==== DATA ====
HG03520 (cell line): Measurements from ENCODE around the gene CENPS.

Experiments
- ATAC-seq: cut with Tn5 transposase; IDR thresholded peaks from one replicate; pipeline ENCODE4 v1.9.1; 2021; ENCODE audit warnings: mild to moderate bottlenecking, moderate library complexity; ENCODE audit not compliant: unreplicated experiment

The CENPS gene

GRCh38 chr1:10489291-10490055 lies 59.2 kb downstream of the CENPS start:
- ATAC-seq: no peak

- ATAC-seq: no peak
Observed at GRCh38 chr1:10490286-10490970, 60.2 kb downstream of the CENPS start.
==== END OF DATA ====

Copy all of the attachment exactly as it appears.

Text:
HG03520 (cell line): Measurements from ENCODE around the gene CENPS.

Experiments
- ATAC-seq: cut with Tn5 transposase; IDR thresholded peaks from one replicate; pipeline ENCODE4 v1.9.1; 2021; ENCODE audit warnings: mild to moderate bottlenecking, moderate library complexity; ENCODE audit not compliant: unreplicated experiment

The CENPS gene

GRCh38 chr1:10489291-10490055 lies 59.2 kb downstream of the CENPS start:
- ATAC-seq: no peak

- ATAC-seq: no peak
Observed at GRCh38 chr1:10490286-10490970, 60.2 kb downstream of the CENPS start.